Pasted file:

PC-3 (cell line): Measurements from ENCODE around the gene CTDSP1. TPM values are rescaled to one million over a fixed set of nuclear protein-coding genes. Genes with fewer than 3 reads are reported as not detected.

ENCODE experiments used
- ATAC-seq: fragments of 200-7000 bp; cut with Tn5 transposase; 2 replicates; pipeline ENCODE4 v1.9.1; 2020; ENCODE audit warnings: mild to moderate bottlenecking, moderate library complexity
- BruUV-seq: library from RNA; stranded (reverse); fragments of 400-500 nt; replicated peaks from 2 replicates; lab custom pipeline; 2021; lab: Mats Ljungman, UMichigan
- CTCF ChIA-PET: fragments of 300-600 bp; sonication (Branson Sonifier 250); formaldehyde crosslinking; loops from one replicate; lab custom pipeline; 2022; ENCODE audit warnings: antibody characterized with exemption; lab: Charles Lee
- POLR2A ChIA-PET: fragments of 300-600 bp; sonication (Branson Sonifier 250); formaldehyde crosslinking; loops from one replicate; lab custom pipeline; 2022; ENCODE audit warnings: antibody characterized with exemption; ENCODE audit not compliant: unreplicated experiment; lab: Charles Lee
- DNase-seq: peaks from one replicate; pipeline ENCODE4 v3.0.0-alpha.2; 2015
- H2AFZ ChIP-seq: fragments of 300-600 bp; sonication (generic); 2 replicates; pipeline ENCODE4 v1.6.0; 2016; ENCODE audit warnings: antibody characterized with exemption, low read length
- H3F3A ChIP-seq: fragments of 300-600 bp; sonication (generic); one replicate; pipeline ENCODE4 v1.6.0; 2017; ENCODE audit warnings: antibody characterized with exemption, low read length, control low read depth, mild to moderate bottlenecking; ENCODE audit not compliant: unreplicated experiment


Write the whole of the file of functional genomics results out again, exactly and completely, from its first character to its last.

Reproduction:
PC-3 (cell line): Measurements from ENCODE around the gene CTDSP1. TPM values are rescaled to one million over a fixed set of nuclear protein-coding genes. Genes with fewer than 3 reads are reported as not detected.

ENCODE experiments used
- ATAC-seq: fragments of 200-7000 bp; cut with Tn5 transposase; 2 replicates; pipeline ENCODE4 v1.9.1; 2020; ENCODE audit warnings: mild to moderate bottlenecking, moderate library complexity
- BruUV-seq: library from RNA; stranded (reverse); fragments of 400-500 nt; replicated peaks from 2 replicates; lab custom pipeline; 2021; lab: Mats Ljungman, UMichigan
- CTCF ChIA-PET: fragments of 300-600 bp; sonication (Branson Sonifier 250); formaldehyde crosslinking; loops from one replicate; lab custom pipeline; 2022; ENCODE audit warnings: antibody characterized with exemption; lab: Charles Lee
- POLR2A ChIA-PET: fragments of 300-600 bp; sonication (Branson Sonifier 250); formaldehyde crosslinking; loops from one replicate; lab custom pipeline; 2022; ENCODE audit warnings: antibody characterized with exemption; ENCODE audit not compliant: unreplicated experiment; lab: Charles Lee
- DNase-seq: peaks from one replicate; pipeline ENCODE4 v3.0.0-alpha.2; 2015
- H2AFZ ChIP-seq: fragments of 300-600 bp; sonication (generic); 2 replicates; pipeline ENCODE4 v1.6.0; 2016; ENCODE audit warnings: antibody characterized with exemption, low read length
- H3F3A ChIP-seq: fragments of 300-600 bp; sonication (generic); one replicate; pipeline ENCODE4 v1.6.0; 2017; ENCODE audit warnings: antibody characterized with exemption, low read length, control low read depth, mild to moderate bottlenecking; ENCODE audit not compliant: unreplicated experiment